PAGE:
Feb 8, 2021
 in 
Legal Insights

The Maternity Protection Acts 1994 & 2004

 By 
Richard Grogan
 • 
4 min read

In a case of Tesco Ireland Limited and Sajkozdryk MPD2001 the employee claimed that the respondent employer failed to allow her to return to the job she had immediately before she commenced her maternity leave. The Adjudication Officer had directed the employer to reinstate the complainant into a position in the payroll department or alternatively into a position that is similar and acceptable to the complainant but also ordered compensation of €3,631.60. The employer appealed that decision.

The employee contented that she was working in payroll when she went on maternity but did not return to work in payroll. The employee relied on Section 26 (1) (B) of the Acts. The employee returned to work with no assigned department.

The union representing the employee relied on the case of Tighe -v- Travenol Laboratories (Ireland) Limited 1989 8JISLL where the EAT held that a woman who had previously been employed as an office worker and returned following maternity leave to be given production work was constructively dismissed. The EAT held that the nature of the work involved in production was so different to office work that it did not consider it appropriate from the employee's stand point. The employer contented that the employee was a general sales assistant/customer assistant and was assigned into the training department on her return as it was not possible to assign her to payroll colleagues have been moved around. The employer contended it was standard practice that individuals would move around.

The Court in this case set out Section 26 in full. The Court pointed out that the section being Section 26 of the Acts provides a general right to return to work on expiry of maternity leave to the job which the employee held immediately before the start of her leave. The Court pointed out that Section 26 (3) of the Act defines "job" in relation to an employee and refers to the nature of the work which she is employed to do in accordance with her contract of employment and the capacity in place in which she is so employed.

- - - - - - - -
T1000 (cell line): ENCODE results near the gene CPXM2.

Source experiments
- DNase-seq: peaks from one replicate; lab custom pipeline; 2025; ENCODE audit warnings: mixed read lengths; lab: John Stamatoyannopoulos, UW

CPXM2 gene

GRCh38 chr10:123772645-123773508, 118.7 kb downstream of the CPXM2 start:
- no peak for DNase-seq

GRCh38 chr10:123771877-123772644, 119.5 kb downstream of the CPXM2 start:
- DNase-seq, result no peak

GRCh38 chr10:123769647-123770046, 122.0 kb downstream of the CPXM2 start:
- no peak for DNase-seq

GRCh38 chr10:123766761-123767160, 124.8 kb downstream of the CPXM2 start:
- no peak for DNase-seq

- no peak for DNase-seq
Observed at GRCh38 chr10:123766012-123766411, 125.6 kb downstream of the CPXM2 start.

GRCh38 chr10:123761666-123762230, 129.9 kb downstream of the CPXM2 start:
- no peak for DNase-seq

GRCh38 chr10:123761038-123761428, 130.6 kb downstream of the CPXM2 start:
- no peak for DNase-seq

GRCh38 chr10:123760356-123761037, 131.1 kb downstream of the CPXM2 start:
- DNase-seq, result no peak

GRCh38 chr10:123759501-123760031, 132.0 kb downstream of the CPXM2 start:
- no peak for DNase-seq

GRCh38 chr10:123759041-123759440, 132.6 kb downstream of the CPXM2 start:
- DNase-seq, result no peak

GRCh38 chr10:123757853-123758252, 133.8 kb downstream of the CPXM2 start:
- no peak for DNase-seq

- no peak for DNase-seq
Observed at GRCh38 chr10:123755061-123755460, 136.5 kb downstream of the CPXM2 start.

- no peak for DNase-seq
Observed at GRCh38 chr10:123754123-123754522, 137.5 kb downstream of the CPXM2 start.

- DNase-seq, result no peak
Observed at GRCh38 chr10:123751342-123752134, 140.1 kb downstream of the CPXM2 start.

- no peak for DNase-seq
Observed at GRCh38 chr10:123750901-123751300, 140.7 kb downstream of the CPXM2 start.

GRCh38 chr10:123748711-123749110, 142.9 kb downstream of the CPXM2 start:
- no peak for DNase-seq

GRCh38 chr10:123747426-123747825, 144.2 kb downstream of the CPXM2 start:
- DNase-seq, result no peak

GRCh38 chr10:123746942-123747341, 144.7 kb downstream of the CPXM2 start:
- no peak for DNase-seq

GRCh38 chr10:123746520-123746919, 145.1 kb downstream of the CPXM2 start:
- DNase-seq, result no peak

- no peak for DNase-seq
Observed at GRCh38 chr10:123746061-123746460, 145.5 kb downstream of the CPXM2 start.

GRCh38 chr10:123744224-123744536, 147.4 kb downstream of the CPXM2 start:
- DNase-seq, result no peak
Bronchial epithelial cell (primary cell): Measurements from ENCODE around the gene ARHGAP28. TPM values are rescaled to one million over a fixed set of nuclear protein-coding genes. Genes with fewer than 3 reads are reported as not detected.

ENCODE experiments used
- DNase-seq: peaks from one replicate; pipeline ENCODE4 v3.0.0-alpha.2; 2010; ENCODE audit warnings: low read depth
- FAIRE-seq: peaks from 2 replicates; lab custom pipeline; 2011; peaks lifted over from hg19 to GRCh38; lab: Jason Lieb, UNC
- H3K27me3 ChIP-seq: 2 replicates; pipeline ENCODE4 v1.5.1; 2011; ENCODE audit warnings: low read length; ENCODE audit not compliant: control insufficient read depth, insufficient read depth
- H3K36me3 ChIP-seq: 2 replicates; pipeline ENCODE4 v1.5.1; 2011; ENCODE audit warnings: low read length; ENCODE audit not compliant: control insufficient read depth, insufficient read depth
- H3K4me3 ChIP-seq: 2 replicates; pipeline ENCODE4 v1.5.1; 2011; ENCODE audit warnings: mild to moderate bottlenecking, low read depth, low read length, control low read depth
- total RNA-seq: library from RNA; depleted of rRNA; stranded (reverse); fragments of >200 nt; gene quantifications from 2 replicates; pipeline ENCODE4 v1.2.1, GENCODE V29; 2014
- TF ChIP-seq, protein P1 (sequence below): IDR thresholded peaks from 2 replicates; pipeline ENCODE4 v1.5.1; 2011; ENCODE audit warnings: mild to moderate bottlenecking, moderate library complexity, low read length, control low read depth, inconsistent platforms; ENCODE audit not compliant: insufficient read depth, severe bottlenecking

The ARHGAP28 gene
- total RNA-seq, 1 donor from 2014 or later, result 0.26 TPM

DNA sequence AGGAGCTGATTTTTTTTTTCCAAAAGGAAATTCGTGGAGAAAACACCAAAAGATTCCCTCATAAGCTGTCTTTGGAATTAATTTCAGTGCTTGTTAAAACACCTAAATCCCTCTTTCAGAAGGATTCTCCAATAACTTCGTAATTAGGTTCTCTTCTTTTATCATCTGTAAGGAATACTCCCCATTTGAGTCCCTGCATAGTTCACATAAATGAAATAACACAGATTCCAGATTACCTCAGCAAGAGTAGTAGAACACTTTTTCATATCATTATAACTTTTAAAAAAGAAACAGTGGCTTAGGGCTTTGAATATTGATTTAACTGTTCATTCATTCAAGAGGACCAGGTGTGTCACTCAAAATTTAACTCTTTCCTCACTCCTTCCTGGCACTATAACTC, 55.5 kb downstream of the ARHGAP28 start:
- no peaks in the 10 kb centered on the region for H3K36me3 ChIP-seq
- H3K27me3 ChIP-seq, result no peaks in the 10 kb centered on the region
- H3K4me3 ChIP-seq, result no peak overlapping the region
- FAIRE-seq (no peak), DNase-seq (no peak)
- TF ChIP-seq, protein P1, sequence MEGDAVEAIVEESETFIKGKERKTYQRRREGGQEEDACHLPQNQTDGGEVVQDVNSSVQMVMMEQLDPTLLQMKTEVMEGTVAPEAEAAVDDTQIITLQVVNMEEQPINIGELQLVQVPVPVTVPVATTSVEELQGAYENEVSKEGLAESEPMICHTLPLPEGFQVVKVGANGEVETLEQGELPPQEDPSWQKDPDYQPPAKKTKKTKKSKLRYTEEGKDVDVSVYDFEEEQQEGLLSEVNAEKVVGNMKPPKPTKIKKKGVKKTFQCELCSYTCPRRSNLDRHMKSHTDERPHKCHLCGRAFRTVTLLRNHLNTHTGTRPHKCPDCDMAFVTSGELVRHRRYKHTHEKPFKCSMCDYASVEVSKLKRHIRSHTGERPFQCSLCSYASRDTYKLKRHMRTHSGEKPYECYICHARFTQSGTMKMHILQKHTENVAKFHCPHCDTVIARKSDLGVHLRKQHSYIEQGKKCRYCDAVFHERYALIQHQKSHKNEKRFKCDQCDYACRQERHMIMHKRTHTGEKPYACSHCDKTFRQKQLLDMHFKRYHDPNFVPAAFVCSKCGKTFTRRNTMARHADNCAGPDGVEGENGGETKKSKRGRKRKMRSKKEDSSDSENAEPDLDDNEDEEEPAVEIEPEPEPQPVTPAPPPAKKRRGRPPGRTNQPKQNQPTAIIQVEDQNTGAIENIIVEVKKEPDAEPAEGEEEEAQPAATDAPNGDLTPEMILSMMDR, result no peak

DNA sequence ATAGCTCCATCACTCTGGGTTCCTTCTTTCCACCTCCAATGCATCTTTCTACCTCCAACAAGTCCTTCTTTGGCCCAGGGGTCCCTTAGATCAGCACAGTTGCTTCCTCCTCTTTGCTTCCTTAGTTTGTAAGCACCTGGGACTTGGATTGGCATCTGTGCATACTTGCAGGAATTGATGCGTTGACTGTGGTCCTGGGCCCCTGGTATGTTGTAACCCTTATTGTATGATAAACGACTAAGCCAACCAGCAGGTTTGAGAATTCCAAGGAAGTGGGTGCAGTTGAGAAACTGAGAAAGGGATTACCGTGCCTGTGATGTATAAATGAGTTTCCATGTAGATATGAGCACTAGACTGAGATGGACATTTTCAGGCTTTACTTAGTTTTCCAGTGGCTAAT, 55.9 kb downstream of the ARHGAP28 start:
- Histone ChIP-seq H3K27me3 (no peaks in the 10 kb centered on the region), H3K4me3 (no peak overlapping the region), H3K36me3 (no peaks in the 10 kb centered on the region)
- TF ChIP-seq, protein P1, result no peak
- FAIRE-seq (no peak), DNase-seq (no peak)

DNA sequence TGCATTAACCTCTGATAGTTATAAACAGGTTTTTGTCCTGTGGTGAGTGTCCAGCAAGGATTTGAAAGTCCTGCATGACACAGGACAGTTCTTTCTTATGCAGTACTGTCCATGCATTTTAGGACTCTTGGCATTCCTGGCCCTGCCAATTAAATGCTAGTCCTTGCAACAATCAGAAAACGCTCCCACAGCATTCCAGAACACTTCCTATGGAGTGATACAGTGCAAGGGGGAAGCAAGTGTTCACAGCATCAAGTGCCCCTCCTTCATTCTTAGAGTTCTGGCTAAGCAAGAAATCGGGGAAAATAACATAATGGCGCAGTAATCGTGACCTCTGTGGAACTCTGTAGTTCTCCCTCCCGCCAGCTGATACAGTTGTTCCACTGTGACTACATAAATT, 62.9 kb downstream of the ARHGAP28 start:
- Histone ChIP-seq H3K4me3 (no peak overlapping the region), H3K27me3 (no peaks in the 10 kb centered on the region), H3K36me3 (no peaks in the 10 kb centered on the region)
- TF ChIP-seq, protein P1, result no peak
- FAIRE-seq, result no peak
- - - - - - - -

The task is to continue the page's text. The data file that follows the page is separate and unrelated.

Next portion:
The Court in reviewing the law on this stated it was satisfied that the reference to "nature of work" meant the job as described in her contract of employment.

The court looked at the definition of what the word "capacity" was and referred to the Oxford Dictionary as being

"a specified role or position"

The Court therefore held it was satisfied that "capacity" in which the employee was employed is graded as a general sales assistant/customer assistant prior to taking maternity leave was in the payroll department a position she had held for three and a half years. The court found that the complainant should have been returned to that role/position which she held immediately before the start of her maternity leave. The court pointed out that her contract of employment required flexibility.

The Court referred to the case of Holland -v- Athlone Institute of Technology 2012 23E.L.R.1 which was a claim under the Protection of Employees (Fixed-Term Work) Act 2003 where Mr Justice Hogan had pointed out that an employee who acquired a contract of indefinite duration by operation of law is not placed in a superior position to that of other employees. The court pointed out that it follows on the same basis that an employee returns to her job on the completion of maternity leave is not placed in a superior position. The Court found that the employee should have been returned to the payroll department.

The Court then looked at the provisions of the right of redress. The Court pointed out that this complainant had sought reinstatement to the role in the payroll department which she occupied prior to her maternity leave and an award of compensation. The Court pointed out that the complainant was currently on sick leave and therefore the Court in exercising its discretion as provided for under Section 32 (2) made no direction regarding the return to work. The Court held that the appropriate redress in this case was an award of compensation and the compensation was increased to a little over €7,000 being 20 weeks wages.

If you require further information please get in touch with Richard Grogan & Associates here.

*Before acting or refraining from acting on anything in this guide, legal advice should be sought from a solicitor.

**In contentious cases, a solicitor may not charge fees or expenses as a portion or percentage of any award of settlement.

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Disclaimer: Any views and/or opinions expressed in this post by individual authors or contributors are their personal views and/or opinions and do not necessarily reflect the views and/or opinions of Lawyered.

Published by
Richard Grogan
Solicitor

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